He and his colleagues Dr. Vincent J. Collins and attorney Thomas J. Marzen were the top researchers to point to fetal pain decades ago. Collins, before his death, was Professor of Anesthesiology at Northwestern University and the University of Illinois and author of Principles of Anesthesiology, one of the leading medical texts on the control of pain.
“The functioning neurological structures necessary to suffer pain are developed early in a child’s development in the womb,” they wrote.
“Functioning neurological structures necessary for pain sensation are in place as early as 8 weeks, but certainly by 13 1/2 weeks of gestation. Sensory nerves, including nociceptors, reach the skin of the fetus before the 9th week of gestation. The first detectable brain activity occurs in the thalamus between the 8th and 10th weeks. The movement of electrical impulses through the neural fibers and spinal column takes place between 8 and 9 weeks gestation. By 13 1/2 weeks, the entire sensory nervous system functions as a whole in all parts of the body,” they continued.
With Zielinski and his colleagues the first to provide the scientific basis for the concept of fetal pain, Dr. Kanwaljeet Anand has provided further research to substantiate their work.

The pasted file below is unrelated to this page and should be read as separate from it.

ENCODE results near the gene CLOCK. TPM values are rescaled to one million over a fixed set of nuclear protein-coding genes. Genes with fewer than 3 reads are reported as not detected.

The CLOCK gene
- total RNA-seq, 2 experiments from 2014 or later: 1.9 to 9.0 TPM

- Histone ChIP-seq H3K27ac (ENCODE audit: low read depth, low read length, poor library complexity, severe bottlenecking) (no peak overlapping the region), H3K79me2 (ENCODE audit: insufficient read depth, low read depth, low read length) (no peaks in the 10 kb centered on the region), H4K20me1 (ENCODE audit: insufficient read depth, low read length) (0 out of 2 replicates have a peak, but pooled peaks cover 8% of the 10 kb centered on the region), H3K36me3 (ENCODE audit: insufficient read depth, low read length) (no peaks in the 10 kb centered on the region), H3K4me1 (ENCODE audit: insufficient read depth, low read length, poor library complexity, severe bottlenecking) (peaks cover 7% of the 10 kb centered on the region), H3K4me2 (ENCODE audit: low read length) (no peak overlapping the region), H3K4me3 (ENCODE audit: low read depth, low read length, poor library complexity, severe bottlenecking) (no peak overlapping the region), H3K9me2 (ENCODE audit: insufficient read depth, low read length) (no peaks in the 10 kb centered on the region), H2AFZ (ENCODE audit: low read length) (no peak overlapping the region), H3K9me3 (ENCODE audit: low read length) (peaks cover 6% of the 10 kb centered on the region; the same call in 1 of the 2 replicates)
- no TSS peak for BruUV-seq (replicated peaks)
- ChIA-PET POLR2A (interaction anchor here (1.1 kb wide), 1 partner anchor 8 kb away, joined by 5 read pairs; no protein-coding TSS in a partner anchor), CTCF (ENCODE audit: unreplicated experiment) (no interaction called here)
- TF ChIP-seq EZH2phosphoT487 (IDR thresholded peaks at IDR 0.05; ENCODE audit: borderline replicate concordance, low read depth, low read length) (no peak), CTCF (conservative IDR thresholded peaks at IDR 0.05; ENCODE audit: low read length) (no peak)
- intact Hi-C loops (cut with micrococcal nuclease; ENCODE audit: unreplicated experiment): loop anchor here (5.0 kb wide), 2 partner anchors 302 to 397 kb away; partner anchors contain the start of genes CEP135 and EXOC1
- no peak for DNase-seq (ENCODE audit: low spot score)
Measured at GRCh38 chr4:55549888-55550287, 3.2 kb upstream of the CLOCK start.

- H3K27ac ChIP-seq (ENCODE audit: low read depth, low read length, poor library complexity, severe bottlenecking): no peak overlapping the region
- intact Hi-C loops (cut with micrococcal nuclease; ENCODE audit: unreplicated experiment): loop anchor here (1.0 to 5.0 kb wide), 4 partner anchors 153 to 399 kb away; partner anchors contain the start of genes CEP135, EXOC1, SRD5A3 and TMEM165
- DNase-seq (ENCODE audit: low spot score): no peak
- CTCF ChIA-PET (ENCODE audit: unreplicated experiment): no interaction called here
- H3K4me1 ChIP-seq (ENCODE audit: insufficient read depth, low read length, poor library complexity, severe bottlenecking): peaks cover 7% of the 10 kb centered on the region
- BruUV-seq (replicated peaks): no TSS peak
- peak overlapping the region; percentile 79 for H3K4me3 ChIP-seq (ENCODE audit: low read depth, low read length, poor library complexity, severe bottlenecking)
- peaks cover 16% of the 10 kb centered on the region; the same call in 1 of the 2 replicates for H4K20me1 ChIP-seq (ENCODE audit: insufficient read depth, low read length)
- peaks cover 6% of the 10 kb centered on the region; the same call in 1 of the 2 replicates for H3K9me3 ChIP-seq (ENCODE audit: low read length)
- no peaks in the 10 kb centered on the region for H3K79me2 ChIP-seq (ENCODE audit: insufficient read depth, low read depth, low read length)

One leading expert in the field of fetal pain, Dr. Kanwaljeet S. Anand at the University of Tennessee, stated in his expert report commissioned by the U.S. Department of Justice, “It is my opinion that the human fetus possesses the ability to experience pain from 20 weeks of gestation, if not earlier, and the pain perceived by a fetus is possibly more intense than that perceived by term newborns or older children.”
“The neural pathways are present for pain to be experienced quite early by unborn babies,” explains Steven Calvin, M.D., perinatologist, chair of the Program in Human Rights Medicine, University of Minnesota, where he teaches obstetrics.
Dr. Colleen A. Malloy, Assistant Professor, Division of Neonatology at Northwestern University in her testimony before the House Judiciary Committee in May 2012 said, “[w]hen we speak of infants at 22 weeks LMP [Note: this is 20 weeks post fertilization], for example, we no longer have to rely solely on inferences or ultrasound imagery, because such premature patients are kicking, moving, reacting, and developing right before our eyes in the Neonatal Intensive Care Unit.”
“In today’s medical arena, we resuscitate patients at this age and are able to witness their ex-utero growth and development. Medical advancement and technology have enabled us to improve our ability to care for these infants…In fact, standard of care for neonatal intensive care units requires attention to and treatment of neonatal pain,” Dr. Malloy testified. She continued, “[t]hus, the difference between fetal and neonatal pain is simply the locale in which the pain occurs. The receiver’s experience of the pain is the same. I could never imagine subjecting my tiny patients to horrific procedures such as those that involve limb detachment or cardiac injection.”